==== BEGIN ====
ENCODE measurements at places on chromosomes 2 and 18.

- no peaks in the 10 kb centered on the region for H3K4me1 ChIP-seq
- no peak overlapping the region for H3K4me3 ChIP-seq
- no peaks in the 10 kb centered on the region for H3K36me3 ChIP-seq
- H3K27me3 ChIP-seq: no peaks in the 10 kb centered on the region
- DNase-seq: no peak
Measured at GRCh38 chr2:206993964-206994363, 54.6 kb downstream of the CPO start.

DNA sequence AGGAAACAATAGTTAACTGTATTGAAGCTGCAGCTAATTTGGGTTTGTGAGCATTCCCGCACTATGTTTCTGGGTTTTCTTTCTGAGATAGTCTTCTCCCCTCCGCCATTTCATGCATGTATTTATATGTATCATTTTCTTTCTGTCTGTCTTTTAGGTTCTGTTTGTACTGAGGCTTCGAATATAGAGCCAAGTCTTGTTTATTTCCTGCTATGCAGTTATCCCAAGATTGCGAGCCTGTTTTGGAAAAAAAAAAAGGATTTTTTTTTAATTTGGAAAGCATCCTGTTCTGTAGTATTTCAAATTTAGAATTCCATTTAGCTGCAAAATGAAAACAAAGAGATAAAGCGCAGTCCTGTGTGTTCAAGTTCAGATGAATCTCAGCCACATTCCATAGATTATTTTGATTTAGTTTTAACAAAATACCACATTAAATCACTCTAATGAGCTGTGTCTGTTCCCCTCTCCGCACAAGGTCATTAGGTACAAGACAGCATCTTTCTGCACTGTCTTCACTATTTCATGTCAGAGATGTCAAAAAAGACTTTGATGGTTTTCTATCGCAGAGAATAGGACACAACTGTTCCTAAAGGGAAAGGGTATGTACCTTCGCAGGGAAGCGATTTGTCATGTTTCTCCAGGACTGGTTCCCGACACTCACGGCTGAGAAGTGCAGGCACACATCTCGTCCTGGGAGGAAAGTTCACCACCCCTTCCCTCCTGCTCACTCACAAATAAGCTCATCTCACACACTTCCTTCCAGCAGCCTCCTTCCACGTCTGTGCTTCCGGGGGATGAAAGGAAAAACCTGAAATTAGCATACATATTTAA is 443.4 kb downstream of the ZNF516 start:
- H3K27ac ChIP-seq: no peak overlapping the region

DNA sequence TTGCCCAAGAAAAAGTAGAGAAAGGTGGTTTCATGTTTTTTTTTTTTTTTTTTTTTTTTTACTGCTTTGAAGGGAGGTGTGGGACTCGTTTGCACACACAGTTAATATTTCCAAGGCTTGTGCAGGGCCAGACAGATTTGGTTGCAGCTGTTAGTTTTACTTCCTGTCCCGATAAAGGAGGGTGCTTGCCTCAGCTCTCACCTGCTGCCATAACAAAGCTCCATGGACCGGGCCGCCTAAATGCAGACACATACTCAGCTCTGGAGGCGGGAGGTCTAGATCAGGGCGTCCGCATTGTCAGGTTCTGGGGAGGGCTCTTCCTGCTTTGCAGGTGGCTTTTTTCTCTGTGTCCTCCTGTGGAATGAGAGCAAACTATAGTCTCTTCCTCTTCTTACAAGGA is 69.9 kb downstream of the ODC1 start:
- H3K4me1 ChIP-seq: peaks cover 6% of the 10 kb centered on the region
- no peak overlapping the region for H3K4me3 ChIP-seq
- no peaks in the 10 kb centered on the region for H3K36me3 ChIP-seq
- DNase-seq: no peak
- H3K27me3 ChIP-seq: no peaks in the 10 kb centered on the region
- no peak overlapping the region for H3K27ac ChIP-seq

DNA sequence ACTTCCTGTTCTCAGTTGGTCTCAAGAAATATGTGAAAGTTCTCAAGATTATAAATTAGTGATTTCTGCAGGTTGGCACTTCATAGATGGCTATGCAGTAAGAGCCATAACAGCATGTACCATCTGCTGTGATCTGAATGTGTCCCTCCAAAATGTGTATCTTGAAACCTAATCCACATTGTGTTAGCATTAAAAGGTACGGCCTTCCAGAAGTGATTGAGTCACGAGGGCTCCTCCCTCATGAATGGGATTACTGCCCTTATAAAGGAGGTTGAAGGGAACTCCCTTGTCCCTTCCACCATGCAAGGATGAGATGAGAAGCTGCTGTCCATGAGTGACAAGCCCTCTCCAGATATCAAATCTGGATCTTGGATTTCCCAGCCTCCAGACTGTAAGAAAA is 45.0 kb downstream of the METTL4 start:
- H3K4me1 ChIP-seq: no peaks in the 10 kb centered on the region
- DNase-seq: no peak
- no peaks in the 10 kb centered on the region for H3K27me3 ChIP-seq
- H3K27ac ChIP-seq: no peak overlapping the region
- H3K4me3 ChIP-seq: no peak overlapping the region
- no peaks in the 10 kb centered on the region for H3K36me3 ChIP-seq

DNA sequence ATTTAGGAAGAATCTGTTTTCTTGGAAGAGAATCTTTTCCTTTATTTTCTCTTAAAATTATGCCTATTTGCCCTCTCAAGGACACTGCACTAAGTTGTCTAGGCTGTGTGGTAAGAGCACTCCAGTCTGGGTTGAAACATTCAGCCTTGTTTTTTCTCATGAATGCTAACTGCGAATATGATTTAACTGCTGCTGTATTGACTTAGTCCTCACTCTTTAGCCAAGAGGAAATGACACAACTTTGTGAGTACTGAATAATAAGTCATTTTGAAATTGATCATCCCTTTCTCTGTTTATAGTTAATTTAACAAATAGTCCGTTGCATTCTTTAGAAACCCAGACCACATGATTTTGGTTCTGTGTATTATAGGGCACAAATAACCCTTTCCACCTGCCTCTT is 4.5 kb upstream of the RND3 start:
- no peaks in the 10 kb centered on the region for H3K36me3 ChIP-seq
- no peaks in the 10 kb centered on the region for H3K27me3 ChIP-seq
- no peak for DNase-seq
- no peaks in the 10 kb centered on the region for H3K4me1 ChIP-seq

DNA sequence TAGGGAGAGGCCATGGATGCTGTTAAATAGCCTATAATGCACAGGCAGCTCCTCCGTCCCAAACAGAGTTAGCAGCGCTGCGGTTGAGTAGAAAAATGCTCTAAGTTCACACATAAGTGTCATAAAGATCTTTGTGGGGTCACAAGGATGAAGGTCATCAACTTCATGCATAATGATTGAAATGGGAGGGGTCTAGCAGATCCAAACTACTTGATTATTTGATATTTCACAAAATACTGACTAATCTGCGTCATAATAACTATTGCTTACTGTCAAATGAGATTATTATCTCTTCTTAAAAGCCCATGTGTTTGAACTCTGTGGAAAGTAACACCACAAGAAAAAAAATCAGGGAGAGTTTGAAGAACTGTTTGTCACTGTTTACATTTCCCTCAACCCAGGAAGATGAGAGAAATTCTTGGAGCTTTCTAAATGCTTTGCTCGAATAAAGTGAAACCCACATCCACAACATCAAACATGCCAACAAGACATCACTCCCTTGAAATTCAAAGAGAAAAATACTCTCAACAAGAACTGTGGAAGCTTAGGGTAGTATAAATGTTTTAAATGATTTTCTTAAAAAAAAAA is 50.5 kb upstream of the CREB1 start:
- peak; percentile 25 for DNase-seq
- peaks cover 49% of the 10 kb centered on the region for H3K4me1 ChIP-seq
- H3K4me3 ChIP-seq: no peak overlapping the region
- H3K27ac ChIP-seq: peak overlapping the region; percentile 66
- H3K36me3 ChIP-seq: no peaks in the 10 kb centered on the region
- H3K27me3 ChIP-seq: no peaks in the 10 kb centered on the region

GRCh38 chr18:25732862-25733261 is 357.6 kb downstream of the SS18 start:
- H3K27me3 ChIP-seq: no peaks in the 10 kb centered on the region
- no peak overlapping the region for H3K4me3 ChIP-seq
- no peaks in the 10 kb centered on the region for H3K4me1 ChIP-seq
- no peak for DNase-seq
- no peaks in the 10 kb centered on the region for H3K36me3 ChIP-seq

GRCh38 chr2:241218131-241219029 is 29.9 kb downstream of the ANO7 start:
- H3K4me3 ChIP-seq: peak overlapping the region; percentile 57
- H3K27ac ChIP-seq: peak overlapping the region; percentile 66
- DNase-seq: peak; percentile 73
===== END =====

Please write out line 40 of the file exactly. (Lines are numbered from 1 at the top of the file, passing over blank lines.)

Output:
- no peak for DNase-seq